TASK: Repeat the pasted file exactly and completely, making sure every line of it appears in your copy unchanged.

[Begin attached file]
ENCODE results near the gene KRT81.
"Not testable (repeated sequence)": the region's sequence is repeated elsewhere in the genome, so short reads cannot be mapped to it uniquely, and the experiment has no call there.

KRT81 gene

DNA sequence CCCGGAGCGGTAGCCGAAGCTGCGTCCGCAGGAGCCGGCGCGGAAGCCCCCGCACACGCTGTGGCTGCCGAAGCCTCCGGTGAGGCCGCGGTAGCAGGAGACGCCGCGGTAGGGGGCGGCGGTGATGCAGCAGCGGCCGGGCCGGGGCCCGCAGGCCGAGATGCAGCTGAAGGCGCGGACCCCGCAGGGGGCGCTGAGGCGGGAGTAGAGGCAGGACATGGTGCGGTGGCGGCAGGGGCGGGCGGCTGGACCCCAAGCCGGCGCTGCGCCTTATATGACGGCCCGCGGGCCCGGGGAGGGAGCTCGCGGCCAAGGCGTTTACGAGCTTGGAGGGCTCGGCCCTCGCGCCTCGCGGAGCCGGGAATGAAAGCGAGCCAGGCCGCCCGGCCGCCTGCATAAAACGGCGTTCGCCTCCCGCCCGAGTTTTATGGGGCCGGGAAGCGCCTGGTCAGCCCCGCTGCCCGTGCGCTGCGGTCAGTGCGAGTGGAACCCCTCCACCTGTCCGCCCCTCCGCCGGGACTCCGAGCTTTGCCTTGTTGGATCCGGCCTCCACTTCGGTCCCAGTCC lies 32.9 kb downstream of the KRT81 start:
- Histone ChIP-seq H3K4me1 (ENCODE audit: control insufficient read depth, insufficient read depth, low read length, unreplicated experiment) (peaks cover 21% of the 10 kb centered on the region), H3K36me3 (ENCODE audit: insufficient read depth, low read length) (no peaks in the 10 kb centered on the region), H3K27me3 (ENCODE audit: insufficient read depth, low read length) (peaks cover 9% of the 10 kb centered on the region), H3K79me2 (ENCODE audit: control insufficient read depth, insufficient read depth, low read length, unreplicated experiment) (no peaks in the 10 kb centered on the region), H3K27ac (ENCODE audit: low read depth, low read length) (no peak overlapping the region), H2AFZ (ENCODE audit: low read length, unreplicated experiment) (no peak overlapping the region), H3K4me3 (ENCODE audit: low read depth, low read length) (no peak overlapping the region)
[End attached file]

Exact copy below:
ENCODE results near the gene KRT81.
"Not testable (repeated sequence)": the region's sequence is repeated elsewhere in the genome, so short reads cannot be mapped to it uniquely, and the experiment has no call there.

KRT81 gene

DNA sequence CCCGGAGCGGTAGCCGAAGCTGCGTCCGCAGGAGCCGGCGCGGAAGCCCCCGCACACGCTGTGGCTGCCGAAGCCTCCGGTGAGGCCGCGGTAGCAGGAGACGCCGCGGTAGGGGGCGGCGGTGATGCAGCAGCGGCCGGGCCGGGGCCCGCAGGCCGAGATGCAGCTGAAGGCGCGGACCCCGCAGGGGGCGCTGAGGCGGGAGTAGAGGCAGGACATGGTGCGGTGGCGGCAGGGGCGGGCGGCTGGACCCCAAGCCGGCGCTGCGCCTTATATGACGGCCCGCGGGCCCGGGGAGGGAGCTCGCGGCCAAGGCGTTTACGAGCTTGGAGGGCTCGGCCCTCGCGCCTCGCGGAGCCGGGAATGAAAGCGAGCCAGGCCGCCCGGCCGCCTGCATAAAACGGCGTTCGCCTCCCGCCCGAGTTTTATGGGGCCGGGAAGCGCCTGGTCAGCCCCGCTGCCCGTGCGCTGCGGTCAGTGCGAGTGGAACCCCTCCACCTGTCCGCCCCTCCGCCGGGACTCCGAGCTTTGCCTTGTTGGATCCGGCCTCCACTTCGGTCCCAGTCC lies 32.9 kb downstream of the KRT81 start:
- Histone ChIP-seq H3K4me1 (ENCODE audit: control insufficient read depth, insufficient read depth, low read length, unreplicated experiment) (peaks cover 21% of the 10 kb centered on the region), H3K36me3 (ENCODE audit: insufficient read depth, low read length) (no peaks in the 10 kb centered on the region), H3K27me3 (ENCODE audit: insufficient read depth, low read length) (peaks cover 9% of the 10 kb centered on the region), H3K79me2 (ENCODE audit: control insufficient read depth, insufficient read depth, low read length, unreplicated experiment) (no peaks in the 10 kb centered on the region), H3K27ac (ENCODE audit: low read depth, low read length) (no peak overlapping the region), H2AFZ (ENCODE audit: low read length, unreplicated experiment) (no peak overlapping the region), H3K4me3 (ENCODE audit: low read depth, low read length) (no peak overlapping the region)